• Parent/Coach Communication

     
     
    Parent/Coach Relationship:
    Parenting and coaching are extremely difficult vocations. By establishing an understanding of each position, we are better able to accept the actions of the other and provide greater benefits to our children. As parents, when your children become involved in our program, you have a right to understand what expectations are placed on your child. This begins with clear communication from the coach of your child’s program.
     
     
    Communication you should expect from your child’s coach:
    1. Philosophy of the coach
    2. Expectations the coach has for your child as well as all the players on the team
    3. Locations and times of all practices and contests
    4. Team requirements (general expectations, special equipment, off-season schedule, etc.)
    5. Procedure should your child be injured during participation
    6. Discipline that results in the denial of your child’s participation

     

    Communication coaches expect from parents:
    1. Concerns expressed directly to coach
    2. Notification of any schedule conflicts well in advance
    3. Specific concern in regard to a coach’s philosophy and/or expectations
    As your children become involved in programs at Blind Brook, they will experience some of the most rewarding moments of their lives. It is important to understand that there also may be times when things do not go the way you or your child wishes. At these times, discussion with the coach is encouraged.

     

     
     
    Appropriate concerns to discuss with coaches:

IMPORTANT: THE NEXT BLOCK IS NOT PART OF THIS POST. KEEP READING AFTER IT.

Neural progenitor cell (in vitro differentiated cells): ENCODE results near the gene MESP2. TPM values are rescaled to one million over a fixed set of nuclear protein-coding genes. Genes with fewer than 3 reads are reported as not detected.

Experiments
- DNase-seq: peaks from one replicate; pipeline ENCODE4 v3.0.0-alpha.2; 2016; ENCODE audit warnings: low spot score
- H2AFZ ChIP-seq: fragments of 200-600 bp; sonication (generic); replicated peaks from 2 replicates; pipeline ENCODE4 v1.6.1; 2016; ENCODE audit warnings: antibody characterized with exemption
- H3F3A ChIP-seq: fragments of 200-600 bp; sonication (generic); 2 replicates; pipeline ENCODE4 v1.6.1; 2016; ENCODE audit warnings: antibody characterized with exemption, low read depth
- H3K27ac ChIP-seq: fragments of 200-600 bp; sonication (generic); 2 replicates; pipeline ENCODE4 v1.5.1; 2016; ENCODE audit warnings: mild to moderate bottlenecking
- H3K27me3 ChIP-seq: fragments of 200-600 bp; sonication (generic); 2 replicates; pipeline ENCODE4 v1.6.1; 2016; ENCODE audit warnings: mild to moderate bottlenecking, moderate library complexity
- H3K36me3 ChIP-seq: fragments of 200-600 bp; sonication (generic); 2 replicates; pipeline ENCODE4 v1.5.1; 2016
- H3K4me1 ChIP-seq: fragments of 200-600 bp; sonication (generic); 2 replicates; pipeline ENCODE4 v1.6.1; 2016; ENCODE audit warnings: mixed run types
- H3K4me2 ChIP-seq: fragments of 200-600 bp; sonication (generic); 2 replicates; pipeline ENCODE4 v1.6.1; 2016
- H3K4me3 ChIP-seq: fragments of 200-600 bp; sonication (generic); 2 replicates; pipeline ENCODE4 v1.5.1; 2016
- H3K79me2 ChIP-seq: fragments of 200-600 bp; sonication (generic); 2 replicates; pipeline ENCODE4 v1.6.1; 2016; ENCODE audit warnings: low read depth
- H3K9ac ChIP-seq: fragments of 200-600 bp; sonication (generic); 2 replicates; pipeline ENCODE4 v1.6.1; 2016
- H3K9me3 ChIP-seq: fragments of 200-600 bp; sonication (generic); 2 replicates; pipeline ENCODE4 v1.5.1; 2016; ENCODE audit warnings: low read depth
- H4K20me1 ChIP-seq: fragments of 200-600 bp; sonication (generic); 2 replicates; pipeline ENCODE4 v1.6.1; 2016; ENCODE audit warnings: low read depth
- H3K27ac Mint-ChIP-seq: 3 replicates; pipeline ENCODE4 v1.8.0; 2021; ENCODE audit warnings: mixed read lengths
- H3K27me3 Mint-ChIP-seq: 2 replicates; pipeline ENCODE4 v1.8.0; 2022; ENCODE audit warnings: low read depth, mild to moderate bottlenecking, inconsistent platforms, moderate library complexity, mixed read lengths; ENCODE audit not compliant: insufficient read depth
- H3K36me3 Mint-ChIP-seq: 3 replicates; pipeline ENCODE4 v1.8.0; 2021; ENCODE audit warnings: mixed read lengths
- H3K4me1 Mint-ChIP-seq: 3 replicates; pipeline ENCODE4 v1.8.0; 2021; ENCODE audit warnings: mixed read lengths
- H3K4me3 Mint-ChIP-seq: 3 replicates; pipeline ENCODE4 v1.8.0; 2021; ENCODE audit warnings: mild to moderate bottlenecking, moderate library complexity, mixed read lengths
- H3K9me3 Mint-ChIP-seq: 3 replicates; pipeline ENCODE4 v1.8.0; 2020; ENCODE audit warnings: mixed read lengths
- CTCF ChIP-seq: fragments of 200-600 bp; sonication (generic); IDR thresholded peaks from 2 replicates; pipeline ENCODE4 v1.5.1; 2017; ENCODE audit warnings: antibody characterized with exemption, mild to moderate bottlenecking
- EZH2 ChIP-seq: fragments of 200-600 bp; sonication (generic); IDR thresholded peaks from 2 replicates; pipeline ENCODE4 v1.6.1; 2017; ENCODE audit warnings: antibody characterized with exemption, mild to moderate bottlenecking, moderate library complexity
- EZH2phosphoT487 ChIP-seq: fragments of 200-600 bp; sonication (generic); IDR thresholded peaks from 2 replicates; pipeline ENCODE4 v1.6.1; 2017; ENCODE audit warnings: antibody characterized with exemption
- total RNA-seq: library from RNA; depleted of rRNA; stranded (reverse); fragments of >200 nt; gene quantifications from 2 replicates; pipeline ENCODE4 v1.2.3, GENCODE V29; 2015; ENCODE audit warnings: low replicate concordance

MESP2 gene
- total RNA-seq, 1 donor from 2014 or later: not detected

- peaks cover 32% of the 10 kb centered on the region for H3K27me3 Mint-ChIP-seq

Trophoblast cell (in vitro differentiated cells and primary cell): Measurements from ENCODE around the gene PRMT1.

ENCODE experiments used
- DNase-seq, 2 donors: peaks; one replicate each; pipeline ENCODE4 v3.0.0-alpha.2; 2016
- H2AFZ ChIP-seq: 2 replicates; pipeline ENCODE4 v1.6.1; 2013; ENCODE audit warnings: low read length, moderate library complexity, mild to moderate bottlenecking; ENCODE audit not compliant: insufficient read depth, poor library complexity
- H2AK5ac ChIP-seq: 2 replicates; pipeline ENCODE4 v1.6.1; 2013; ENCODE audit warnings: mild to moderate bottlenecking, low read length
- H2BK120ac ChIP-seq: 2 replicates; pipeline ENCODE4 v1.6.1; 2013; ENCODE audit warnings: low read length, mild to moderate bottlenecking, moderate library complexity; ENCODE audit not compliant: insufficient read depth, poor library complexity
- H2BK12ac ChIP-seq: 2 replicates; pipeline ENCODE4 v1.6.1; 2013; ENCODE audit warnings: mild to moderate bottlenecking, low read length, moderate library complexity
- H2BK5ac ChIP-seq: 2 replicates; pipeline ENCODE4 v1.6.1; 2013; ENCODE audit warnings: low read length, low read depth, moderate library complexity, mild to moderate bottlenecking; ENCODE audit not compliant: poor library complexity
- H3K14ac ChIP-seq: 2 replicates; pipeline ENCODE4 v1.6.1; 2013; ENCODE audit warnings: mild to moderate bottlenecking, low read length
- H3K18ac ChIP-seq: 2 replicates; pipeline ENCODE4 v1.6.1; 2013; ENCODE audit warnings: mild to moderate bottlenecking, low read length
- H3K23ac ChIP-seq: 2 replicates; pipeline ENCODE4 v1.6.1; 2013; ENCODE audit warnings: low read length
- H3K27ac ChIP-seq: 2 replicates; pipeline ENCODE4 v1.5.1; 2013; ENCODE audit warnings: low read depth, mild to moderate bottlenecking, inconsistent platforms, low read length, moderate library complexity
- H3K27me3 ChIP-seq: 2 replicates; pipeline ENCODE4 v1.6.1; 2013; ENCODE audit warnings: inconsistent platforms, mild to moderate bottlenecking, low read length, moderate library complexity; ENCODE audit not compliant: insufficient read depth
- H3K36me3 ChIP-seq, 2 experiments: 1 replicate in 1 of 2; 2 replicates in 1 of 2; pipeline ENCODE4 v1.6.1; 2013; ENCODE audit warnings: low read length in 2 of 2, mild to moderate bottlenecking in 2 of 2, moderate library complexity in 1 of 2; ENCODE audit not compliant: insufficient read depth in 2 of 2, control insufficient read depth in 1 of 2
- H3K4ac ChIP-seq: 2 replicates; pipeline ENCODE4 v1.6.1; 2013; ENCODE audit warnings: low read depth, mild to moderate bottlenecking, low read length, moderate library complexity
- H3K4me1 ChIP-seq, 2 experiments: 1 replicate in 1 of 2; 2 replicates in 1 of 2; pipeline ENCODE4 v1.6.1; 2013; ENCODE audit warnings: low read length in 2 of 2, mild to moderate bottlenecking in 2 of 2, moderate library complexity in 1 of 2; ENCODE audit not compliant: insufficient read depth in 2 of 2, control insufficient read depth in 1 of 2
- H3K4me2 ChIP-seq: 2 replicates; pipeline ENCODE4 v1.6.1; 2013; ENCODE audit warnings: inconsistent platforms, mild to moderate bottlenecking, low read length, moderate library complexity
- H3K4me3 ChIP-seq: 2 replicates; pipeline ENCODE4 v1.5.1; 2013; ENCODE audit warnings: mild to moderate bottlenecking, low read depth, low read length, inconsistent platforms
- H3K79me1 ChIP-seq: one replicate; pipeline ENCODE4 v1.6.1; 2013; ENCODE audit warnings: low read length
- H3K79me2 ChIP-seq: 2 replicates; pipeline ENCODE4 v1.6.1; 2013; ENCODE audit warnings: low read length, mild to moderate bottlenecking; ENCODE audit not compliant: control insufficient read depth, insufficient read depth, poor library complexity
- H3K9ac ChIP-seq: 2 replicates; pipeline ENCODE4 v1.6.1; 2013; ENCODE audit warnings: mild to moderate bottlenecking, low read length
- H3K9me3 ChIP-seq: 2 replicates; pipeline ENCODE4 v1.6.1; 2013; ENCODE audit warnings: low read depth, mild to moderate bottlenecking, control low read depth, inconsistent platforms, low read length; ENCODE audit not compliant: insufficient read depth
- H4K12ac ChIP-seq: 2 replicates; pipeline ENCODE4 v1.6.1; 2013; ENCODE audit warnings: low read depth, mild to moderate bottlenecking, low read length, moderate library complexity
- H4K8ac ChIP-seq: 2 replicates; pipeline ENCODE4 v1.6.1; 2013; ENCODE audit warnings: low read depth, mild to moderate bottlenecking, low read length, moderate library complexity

1. The treatment of your child, mentally or physically
    2. Ways to help your child improve
    3. Concerns about your child’s behavior

    It is very difficult to accept your child not playing as much as you may want. However, playing time is earned in the estimation of the coaching staff and is not an entitlement. Coaches are professionals and they make judgment decisions based on what they believe to be the best for all students involved. As you have read from the list above, certain things can be and should be discussed with the coach.

     

    Issues not appropriate to discuss with coaches:
          1. Playing time
          2. Team strategy
          3. Play calling
          4. Other student-athletes
          5. The direction of the team/program

    There are situations that may require a conference between the coach and the parent. It is important that both parties involved have a clear understanding of the others’ position. When these conferences are necessary, the following procedure should be followed to help promote a resolution to the issue of concern.

     

    Procedures to follow to discuss a concern with a coach:
    1. Wait 24 hours before you make initial contact with the coach
    2. After you have waited 24 hours call or email the coach to set-up an appointment
    3. If the coach cannot be reached, call DJ Goldman, the Athletic Director, and a meeting will be arranged for you
    Please do not attempt to confront a coach before or after a contest or practice. These can be emotional times for both the parent and the coach. Meetings of this nature do not promote resolution. This is why waiting 24 hours before the initial contact with the coach is such a crucial step in the resolution process.

     

    What can a parent do if the meeting with the coach did not provide a satisfactory resolution?
    Call the Athletic Director to set up an appointment. The parent/guardian, coach and Athletic Director will meet do discuss the problem. At this meeting, the appropriate next steps can be determined.

    Parents are encouraged to discuss issues and problems with the Athletic Director. However, if a parent has specific complaints regarding a coach, then the coach must have the opportunity to be present to meet with the parent.